November 11, 2009
Today is hits-to-the-head day at the GM meetings in Toronto, as guys like Carolina Hurricanes GM Jim Rutherford will argue that the players are too big, the game is too fast and the glass is too unyielding; and that the time has come for specific additional penalties for head shots.
No sweeping changes are expected to come from this debate; just the usual chatter from across the usual battle lines. But the Toronto Sun reports that Rutherford and another prominent team executive have a specific provision they want discussed today:
Jim Rutherford of the Hurricanes and Ken Holland of the Detroit Red Wings are intrigued by the concept of "line of vision," meaning blindside hits -- even those considered legal under today's rules -- would be no-nos.
"Is a player in a vulnerable position or is he not?" Rutherford said. "The referees and the league make those determinations. But clearly some of these are blindsided hits where a player doesn't have a chance to protect himself. ... Maybe the criteria needs to be altered."
This incremental tweaking of the rulebook, rather than a wholesale "ban" on head shots, may end up being more palatable for the League's suits.
Pierre LeBrun of ESPN has more on the GM meetings, but one item in his notebook really caught our attention: The suggestion by Nashville Predators GM David Poile that the use of "UFC-style" tactics in NHL fights needs to be discussed on a League-wide level, and will be on the agenda.
Somewhere, Riley Cote silently weeps.
One agenda item that will be brought up Wednesday, time permitting, is the issue of NHL fighters using UFC-style tactics. The Nashville Predators were upset last season when they felt San Jose Sharks winger Brad Staubitz(notes) used his forearms to punch Jordan Tootoo in a fight. Sharks GM Doug Wilson was upset the Predators complained to the league about it.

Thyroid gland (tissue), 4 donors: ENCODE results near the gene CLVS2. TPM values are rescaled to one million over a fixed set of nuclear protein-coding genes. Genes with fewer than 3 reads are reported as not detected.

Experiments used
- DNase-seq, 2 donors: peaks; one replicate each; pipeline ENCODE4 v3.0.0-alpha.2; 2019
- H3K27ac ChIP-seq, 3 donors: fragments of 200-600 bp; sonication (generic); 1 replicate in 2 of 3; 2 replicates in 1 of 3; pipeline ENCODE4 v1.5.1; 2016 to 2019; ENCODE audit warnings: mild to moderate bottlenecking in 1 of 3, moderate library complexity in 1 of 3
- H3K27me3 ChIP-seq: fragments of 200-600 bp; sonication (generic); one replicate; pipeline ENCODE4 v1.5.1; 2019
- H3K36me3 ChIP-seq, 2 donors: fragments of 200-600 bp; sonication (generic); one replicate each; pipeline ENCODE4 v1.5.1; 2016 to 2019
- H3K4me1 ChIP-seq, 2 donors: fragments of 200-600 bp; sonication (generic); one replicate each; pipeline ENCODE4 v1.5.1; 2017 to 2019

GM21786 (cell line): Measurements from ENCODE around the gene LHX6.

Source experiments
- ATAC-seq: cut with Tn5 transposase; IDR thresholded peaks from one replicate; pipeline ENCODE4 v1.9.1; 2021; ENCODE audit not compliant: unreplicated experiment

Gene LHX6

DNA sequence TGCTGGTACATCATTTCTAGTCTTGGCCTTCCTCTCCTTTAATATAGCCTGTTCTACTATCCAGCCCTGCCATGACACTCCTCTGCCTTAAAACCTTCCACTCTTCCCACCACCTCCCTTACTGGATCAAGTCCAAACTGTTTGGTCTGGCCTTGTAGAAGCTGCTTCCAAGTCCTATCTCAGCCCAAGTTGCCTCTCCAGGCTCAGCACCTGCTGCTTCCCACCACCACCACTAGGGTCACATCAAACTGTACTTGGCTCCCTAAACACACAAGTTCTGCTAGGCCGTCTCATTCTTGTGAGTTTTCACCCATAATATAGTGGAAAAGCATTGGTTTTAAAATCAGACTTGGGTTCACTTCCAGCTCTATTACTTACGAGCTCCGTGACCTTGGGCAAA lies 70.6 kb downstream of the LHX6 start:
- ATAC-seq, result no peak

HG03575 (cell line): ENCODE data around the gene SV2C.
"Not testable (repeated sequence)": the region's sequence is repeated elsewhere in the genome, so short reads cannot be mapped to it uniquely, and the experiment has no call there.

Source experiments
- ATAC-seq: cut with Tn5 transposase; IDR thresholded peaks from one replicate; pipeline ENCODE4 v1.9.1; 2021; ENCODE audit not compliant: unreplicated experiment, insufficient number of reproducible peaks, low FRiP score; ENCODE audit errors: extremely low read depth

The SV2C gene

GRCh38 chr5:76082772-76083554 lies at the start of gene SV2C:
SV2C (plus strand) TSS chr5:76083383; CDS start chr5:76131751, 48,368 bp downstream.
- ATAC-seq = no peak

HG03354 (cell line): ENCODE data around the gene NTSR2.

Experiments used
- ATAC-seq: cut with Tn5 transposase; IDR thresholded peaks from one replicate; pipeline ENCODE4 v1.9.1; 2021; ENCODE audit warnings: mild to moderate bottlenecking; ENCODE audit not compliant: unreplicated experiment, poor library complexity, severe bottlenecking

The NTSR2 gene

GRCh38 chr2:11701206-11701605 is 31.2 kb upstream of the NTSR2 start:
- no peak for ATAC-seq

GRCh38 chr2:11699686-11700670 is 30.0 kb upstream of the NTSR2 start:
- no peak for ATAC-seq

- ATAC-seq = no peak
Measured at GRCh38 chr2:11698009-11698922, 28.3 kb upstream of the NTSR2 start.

"We brought it up with the league that we thought he was hitting him with his forearm," Predators GM David Poile said Tuesday. "Doug doesn't see that, but that's what I saw on the film. I asked the league, is this something we should talk about? I haven't heard a thing about it until now."
Poile's ire stems from this fight back in March:
The Tennessean newspaper looked closely at the rule book, checked with Colin Campbell and found no specific rule that addresses or forbids Staubitz's tactics. Campbell said if a glove can be kept on in a fight, so can an elbow pad.
Preds general manager David Poile said he expects the unorthodox fighting style to be reviewed by both his peers and the league's competition committee.
"We're all aware of the latest rage, which is the (Ultimate Fighting Championship)," Poile said. "In my limited viewing of that, it's all elbows and knees. There's no question that there are players that are probably training under a UFC-type of regimen. ... What's worse: A punch or an elbow? I tend to think based on UFC and what they're doing, and the fact that it's a padded protection area, an elbow can be a whole lot worse."
Poile has a point: This should at least be discussed by the NHL, even if it was an isolated incident.
As the GM said, plenty of hockey fighters are training in MMA during the offseason, and MMA culture is prevalent in NHL locker rooms. This isn't to say a guy Staubitz is going to start using his knees or a chokehold in a fight because he watches UFC; but if there's nothing in the rulebook about it now, there won't be when it actually happens, either.
Last year I saw a fight, somebody was called up for San Jose [ed. note: Brad Staubitz] against Jordin Tootoo(notes), and he was purposely missing with his fist and kept hitting Jordin with his elbow pad on. So that was the closest I have seen to MMA-type striking in the NHL, and it's not good. There's a place for fighting in hockey, but to be throwing elbows, it's just wrong. And Tootoo didn't really know what was going on either, because he was dodging the fist but he was still getting hit. He couldn't figure it out.
It's always a little comical to see Marquess of Queensberry rules applied to hockey fights, where two guys beat the hell of each other in frequently-staged combat to entertain the paying customers. Fists, elbows, forearms ... there's a part of you that thinks "hey, it's a fight, anything goes" as long as lead pipes and Mr. Fuji's magic dust are kept out of the scrap.
That's the problem for the NHL: Changing the rules for something that is already against the rules.
The League loves to toe the line between "fighting is a part of our game" and "fighting is penalized in our game." To start addressing the rules of engagement in a legislative way is to offer a tacit endorsement of its place in the game. That's why any rule regarding fighting, even mandatory helmet use, gets anchored down in discussions.